Ms. Cooke chooses the stork to tell the long story of unraveling the mysteries of migration.  The stork arrives in Europe in early spring which historically coincided with the annual baby boom.  Nine months earlier, on June 21st summer solstice was celebrated with great festivals during which many children were conceived.  This coincidental arrival of storks and babies resulted in the stork becoming a symbol of fertility and childbirth.  A young couple consulting a doctor about their disappointment in not having a child were surprised when told that the stork nesting on their chimney was not a substitute for the sexual encounter they had thought was unnecessary.

Theories about where the storks went when they left their huge nests of sticks were no less imaginative.  In the 17th century an Oxford-educated physics scholar proposed the theory that the storks migrated to the moon:  “’The stork, when it hath bred, and the young fully fledged…all rise together, and fly in one great flock…first near the earth, but after higher…till at last this great cloud…appears less and less by distance, till it utterly disappears.  Now, Whither should be creatures go unless it were to the moon?’”  (1)

This theory was considered an advance over earlier theories.  In the 3rd Century BC, Aristotle had several theories about bird migrations.  His “transmutation” theory suggested that winter robins become redstarts in summer and summer warblers become blackcaps in winter.  His alternative theory was that some birds hibernate in winter.  Actually, the poorwill is the only known hibernating bird. In western North American deserts the poorwill hides in a torpor, avoiding winter food shortages.

Aristotle is the originator of another, particularly persistent hibernation theory.  His belief that swallows spent the winter months at the bottom of lakes and rivers, like fish, is found in “scientific” publications into the 19th century:  “’It appears certain that swallows become torpid during the winter, and even that they pass the season at the bottom of the water in the marshes.’”  (1)

That theory was tested in the 18th century in a series of grisly experiments that cost the lives of many hapless swallows, reminding us that animal rights are a very recent development in science.  On the other hand, we should empathize with early scientists who had little knowledge of the world outside their narrow range of mobility, given limited transportation.  As our world expands so does our knowledge of it.

Pfeilstorch (Arrow Stork)

Ms. Cooke believes the breakthrough in solving the migration mystery occurred in the 19th century when a stork arrived for nesting season with a huge wooden spear lodged in its neck, providing “irrefutable evidence that birds migrate over Africa.”  Ironically, as our knowledge of migration improves, the migration itself is rapidly failing because of anthropogenic (caused by humans) change.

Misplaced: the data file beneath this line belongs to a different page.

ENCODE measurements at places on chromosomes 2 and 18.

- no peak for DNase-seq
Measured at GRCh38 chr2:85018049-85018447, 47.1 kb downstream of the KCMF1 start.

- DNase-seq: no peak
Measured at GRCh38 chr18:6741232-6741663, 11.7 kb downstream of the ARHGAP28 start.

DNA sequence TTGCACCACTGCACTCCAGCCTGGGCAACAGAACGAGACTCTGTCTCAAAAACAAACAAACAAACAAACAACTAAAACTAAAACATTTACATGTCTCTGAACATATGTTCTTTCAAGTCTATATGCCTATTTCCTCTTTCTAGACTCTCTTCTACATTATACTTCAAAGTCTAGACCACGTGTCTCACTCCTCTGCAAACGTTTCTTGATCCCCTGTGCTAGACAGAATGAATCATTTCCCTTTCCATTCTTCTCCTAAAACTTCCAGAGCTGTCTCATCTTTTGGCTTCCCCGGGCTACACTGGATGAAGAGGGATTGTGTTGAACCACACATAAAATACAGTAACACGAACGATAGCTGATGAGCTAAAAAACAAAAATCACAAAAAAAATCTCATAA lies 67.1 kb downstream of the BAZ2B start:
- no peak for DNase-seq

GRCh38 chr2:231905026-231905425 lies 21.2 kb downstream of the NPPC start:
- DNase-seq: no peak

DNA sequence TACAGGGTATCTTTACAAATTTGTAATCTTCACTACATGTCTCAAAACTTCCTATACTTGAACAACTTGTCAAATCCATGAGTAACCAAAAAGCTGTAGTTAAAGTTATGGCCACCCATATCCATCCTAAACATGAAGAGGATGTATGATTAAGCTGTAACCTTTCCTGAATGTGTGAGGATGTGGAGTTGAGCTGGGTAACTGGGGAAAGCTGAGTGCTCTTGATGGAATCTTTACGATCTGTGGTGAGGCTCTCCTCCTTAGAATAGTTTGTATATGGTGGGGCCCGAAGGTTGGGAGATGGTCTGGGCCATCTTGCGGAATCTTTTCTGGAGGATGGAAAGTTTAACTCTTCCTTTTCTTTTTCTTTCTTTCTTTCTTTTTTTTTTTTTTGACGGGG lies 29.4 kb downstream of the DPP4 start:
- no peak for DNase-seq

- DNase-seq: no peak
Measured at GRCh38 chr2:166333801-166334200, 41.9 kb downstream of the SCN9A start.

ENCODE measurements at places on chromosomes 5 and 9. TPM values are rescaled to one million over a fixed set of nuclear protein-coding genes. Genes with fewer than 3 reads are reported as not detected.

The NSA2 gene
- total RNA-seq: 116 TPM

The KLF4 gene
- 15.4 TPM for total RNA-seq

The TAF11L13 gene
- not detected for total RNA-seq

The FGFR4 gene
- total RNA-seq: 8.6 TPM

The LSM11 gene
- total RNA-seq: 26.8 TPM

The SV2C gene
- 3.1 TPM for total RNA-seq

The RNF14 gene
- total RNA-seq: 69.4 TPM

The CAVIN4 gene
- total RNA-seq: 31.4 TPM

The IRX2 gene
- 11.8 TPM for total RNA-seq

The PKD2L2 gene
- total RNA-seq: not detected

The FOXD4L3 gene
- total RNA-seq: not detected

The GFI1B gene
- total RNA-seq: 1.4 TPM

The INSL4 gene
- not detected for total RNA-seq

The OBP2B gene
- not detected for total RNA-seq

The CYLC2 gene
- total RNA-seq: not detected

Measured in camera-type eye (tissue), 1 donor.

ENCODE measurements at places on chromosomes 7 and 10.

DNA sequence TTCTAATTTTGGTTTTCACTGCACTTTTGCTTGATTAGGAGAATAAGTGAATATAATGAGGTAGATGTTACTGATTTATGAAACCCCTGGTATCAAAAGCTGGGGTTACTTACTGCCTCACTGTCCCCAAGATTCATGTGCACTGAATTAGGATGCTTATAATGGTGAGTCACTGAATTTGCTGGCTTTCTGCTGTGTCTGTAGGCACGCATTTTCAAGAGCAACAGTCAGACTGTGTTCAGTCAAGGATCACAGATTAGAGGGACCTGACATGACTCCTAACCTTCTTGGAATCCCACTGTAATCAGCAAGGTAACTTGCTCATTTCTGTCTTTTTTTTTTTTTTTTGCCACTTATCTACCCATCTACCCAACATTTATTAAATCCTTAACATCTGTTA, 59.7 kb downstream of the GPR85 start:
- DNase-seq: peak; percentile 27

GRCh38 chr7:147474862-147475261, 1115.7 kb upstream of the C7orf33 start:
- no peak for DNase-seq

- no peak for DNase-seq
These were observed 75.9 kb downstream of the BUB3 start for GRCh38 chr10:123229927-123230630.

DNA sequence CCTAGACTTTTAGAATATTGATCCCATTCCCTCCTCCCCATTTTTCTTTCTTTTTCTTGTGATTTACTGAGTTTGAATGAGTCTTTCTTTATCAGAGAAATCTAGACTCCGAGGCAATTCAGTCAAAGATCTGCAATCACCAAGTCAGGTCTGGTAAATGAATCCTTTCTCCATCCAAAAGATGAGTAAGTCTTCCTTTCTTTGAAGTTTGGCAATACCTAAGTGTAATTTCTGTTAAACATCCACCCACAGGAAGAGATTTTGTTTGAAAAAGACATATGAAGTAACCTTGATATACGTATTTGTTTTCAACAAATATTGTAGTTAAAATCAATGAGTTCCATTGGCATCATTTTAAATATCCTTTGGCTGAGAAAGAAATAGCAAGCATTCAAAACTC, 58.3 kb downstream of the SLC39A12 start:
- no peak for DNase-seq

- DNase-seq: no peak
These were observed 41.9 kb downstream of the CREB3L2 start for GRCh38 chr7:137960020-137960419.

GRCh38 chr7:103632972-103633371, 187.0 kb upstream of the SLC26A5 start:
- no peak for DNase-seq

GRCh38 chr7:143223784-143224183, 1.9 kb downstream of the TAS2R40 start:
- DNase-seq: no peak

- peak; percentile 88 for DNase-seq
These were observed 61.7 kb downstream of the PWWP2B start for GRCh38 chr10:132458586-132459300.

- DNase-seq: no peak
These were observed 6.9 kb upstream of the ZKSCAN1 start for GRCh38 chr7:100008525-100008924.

• Hunting of birds increases as the human population increases and episodically during famines caused by war and crop failures.
  • When farmers in Africa started using pesticides, many storks were killed when they ate poisoned grasshoppers and other large insects.
  • Pollution and drainage of wetlands for farmland caused a sharp decline in Europe’s stork population in the 20th Century:  “The last breeding pair was seen in Belgium in 1895, in Switzerland in 1950 and in Sweden in 1955.” (1)
  • Some migrating birds have quit migrating because the gardened landscapes of humans are more hospitable year around than their winter homes. Flocks of Canada geese are seen year around in the parks and open spaces in the Bay Area.
Canada geese, Lake Merritt, Oakland, California. Oakland Wiki

Ms. Cooke laments:  “[Swallow] numbers along with those of dozens of long-haul bird migrants across Europe, Asia and America, are in perilous decline, thanks to the combined effect of global warming, habitat destruction, hunting and pesticides.  Some scientists have suggested that long-haul migration could soon become a thing of the past.  These amazing avian vanishing acts, which puzzled us for so many generations, could themselves magically disappear, just as they’ve finally been demystified.  (1)

Progress, but humility is still needed

Ms. Cooke concludes that although we know more about animals than we did two thousand years ago, we are undoubtedly still making mistakes and must continually refine our understanding“The quest for truth is a long and winding road, littered with deep potholes.  Thankfully our methods are less brutal than those of our eye-popping past, but we are still stumbling along in the dark and making mistakes.  With the rise of efforts to discredit science, there has never been a greater need for truth.  Yet, wrong turns are an essential part of all scientific progress, which demands blue-sky thinking as it seeks out each new horizon in understanding.  As long as our egos or dogmatic beliefs are not to blame, we should not be afraid to continue to make wondrous mistakes…” (1)

Science is a process that is never done.  We celebrate new discoveries, but we must never think of them as the end of the story.  Our minds must always be open to new information if we are to continue to make progress as humans.

  1. Lucy Cooke, The Truth About Animals: Stoned sloths, lovelorn hippos, and other tales from the wild side of wildlife, Basic Books, 2018